People described how difficult it could be to get their needs met on the general ward; some attributed this to a 'lack of co-ordination' on the ward itself. Others felt it was 'just the way it was' because of staff shortages in the UK National Health Service. Some were upset when they waited for things that never arrived, including meetings with medical staff, food and physiotherapy. Others said communication was poor between ICU staff and those on the ward, and occasionally - as when nurses on the ward were unaware of their medications or dietary restrictions - they felt this had affected their treatment and progress.

Personal care

Being left unattended for varying lengths of time when they needed to go to the toilet or be washed or cleaned could be hard to cope with on the general ward and some said they felt themselves 'go downhill'. One woman said she felt isolated and disappointed when she had to have a catheter re-inserted. For others it was the 'little things' that were overlooked - 'that little extra bit of kindness' - which made the difference between feeling 'treated' and feeling 'cared for'. Some of these people thought that all hospitals should have a High Dependency Unit to bridge the gap between intensive care and the ward (see 'High Dependency Units (HDUs)').

One man, who had sickle cell anaemia and chest pains when he went into hospital, said that his family questioned whether the standards of care on the ward had actually triggered his pneumonia in the first place and led him to intensive care.

Some people were concerned about language barriers between patients and staff.

Ward environment

Some people felt that the ward environment hindered their recovery. Many said that the lights prevented them from sleeping properly as well as noise from other patients and their visitors, including arguments.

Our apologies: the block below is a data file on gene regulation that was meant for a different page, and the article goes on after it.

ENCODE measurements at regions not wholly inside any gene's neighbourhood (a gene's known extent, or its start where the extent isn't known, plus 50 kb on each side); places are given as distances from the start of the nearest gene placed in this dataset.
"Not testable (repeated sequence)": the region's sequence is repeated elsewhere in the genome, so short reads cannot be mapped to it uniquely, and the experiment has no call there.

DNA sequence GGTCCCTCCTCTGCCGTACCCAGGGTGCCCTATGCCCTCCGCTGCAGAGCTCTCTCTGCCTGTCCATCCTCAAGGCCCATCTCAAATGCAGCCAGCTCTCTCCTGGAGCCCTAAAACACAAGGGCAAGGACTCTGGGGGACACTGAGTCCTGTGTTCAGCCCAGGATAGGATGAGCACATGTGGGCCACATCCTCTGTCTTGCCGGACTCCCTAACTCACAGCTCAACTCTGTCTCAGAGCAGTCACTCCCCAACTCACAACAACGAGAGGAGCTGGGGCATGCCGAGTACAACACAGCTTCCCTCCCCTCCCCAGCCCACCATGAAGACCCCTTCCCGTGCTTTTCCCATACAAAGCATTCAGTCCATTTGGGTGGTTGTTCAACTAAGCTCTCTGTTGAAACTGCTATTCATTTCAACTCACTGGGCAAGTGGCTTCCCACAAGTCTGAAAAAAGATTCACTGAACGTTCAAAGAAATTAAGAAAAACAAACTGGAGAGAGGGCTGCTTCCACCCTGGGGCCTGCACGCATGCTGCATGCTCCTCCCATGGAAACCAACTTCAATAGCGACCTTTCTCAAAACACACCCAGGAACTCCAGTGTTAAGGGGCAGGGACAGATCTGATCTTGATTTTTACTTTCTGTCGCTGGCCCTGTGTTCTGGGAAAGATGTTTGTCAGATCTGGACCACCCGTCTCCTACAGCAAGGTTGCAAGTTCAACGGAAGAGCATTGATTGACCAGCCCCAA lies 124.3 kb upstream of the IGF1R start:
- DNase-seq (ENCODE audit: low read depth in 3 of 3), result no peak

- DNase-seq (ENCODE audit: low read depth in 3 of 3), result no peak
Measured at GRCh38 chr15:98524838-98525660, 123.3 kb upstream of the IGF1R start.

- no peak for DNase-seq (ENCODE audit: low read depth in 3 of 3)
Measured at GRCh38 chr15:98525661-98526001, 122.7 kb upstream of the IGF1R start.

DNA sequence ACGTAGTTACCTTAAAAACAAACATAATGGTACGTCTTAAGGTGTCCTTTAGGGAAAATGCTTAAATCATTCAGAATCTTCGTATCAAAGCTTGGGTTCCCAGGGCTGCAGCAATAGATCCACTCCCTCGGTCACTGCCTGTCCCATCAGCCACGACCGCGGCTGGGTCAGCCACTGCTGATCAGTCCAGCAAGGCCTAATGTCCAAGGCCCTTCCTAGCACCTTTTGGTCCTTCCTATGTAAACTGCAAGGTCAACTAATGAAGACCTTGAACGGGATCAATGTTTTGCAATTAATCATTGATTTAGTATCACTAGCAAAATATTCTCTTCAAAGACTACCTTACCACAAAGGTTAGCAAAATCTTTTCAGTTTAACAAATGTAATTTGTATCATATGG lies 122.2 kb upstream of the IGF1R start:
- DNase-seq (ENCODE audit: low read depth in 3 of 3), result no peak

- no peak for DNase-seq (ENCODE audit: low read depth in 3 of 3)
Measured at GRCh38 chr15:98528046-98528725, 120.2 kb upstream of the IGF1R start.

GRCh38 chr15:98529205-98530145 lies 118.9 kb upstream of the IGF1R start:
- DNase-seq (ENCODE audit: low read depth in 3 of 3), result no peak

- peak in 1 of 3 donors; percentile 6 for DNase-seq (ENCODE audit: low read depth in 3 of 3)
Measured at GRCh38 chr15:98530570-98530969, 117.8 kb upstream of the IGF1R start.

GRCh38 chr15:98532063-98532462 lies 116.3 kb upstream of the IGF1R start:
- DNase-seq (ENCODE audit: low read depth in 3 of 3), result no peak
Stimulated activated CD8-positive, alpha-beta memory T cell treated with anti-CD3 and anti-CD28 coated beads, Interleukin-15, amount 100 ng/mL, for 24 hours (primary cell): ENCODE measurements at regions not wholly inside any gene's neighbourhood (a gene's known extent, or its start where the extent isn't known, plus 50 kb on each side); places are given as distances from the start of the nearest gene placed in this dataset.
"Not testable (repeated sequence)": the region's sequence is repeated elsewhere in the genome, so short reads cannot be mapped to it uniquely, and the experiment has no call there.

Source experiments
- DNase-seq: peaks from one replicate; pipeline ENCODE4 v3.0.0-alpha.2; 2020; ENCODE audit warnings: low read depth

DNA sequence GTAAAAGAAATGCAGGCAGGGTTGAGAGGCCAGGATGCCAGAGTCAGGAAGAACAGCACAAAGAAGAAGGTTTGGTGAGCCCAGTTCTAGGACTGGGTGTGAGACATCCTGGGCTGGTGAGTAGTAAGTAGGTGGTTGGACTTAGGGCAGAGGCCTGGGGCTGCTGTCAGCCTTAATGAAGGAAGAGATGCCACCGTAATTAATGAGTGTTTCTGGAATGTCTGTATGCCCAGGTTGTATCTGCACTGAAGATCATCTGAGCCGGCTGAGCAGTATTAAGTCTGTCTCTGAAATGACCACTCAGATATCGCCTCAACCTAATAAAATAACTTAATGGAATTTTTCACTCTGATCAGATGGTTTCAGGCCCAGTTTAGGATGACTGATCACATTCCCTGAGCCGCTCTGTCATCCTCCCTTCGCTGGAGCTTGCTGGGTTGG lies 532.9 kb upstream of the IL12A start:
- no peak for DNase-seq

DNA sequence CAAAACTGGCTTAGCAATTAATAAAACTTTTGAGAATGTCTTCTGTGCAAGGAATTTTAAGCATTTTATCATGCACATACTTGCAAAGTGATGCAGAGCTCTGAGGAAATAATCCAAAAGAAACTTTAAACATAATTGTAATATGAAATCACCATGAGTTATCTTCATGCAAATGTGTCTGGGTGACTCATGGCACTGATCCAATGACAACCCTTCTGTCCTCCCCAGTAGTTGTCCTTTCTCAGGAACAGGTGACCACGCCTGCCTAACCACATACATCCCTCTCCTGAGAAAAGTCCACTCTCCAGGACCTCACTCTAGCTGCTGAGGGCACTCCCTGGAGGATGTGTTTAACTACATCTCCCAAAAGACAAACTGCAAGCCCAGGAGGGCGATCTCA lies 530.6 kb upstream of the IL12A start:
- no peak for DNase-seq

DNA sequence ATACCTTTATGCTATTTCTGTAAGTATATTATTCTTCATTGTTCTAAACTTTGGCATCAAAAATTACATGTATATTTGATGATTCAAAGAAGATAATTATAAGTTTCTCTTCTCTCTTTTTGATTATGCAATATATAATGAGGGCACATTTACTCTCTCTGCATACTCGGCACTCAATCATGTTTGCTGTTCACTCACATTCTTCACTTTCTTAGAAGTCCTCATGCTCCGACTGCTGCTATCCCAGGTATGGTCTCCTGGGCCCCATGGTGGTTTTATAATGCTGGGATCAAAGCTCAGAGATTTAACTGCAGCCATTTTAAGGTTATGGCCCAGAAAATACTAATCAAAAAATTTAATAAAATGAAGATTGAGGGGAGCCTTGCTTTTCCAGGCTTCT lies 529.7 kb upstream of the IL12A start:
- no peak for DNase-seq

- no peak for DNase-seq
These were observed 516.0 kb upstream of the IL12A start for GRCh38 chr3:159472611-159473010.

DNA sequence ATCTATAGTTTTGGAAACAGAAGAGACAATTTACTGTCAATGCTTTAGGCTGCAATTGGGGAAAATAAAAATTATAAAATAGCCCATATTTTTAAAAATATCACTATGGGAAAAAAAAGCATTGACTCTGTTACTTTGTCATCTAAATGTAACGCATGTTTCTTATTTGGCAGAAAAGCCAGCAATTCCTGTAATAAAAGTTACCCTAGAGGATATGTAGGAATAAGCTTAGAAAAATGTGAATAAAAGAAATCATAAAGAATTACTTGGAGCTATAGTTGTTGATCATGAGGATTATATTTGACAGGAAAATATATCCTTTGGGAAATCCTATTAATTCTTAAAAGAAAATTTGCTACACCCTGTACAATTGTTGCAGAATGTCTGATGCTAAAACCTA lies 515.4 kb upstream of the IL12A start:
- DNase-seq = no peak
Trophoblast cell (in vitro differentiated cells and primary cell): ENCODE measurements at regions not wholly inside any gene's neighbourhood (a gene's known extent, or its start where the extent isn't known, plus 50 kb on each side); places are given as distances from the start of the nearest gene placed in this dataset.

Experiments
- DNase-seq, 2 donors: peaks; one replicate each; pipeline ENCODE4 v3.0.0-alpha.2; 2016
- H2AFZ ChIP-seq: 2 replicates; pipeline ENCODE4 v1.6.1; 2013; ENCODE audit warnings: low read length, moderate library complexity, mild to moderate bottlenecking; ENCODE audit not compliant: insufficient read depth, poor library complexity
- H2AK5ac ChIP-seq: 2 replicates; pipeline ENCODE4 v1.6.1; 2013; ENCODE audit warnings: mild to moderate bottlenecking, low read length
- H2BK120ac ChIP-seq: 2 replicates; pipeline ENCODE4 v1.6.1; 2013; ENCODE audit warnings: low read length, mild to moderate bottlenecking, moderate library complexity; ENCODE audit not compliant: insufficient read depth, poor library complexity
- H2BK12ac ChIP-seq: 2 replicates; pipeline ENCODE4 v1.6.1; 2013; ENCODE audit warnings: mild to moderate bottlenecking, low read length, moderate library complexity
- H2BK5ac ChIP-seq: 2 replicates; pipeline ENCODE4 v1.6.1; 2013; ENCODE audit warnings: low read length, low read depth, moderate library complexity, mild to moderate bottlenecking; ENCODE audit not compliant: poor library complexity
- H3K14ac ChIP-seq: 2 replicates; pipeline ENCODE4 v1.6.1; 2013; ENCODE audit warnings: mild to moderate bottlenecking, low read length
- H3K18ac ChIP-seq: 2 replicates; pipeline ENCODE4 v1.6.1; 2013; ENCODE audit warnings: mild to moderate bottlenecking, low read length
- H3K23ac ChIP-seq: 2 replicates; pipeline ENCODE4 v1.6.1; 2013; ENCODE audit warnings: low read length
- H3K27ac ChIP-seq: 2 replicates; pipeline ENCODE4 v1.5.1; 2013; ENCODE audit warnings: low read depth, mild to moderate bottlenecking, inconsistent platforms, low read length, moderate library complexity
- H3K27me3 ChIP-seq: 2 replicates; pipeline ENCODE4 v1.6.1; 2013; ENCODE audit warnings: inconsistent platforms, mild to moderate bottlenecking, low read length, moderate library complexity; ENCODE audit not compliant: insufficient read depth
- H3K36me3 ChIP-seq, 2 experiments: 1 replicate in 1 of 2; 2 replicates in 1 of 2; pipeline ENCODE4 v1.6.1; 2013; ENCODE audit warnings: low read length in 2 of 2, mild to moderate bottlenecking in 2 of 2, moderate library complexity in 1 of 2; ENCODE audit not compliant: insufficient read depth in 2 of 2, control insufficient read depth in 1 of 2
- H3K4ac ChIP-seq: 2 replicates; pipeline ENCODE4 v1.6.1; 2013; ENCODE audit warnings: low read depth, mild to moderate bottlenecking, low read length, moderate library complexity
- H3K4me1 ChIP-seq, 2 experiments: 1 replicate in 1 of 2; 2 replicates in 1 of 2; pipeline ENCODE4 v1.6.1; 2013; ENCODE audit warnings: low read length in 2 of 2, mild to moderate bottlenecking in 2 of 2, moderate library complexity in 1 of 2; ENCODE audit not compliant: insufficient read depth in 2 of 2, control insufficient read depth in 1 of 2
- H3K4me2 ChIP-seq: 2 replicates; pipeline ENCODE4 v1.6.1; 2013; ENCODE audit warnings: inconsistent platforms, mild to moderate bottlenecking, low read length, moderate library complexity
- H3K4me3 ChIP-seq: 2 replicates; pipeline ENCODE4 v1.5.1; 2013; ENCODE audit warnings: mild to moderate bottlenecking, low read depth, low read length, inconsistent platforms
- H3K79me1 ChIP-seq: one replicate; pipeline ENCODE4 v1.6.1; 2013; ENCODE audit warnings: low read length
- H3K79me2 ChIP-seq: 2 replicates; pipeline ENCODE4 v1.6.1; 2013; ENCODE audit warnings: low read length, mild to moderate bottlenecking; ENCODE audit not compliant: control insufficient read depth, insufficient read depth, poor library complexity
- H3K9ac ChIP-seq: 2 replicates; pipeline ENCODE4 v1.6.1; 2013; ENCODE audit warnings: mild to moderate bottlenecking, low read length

One man said that his partner noted many instances of poor hygiene and cleanliness on the ward. 

Improvement and recovery

For some people moving to a general ward was associated with making progress and seen as an important step in the right direction. They quickly accepted that there were fewer nurses to patients, and a few said they were more comfortable with getting less attention. Several noted that, although the care was more personal and 'intensive' in ICU, they understood the constraints on the ward, on the UK National Health Service more generally, and accepted that the wards would be 'busy, short-staffed and under-resourced'. Overall, they were satisfied with their care and focussed on recovering. Some, who'd found ICU lonely, were pleased to be able to look around and talk to other patients on the ward. Others said they were satisfied with and grateful for all the care and treatments they were given while they were on the ward.

Outreach services aim to enhance the care of ICU patients on the wards and make the transition easier. Outreach nurses also aim to avert re-admissions to ICU from the wards and to share their nursing skills with other staff in the hospital. A few people recalled being visited by outreach nurses.

Last reviewed February 2013.

Last updated November 2012.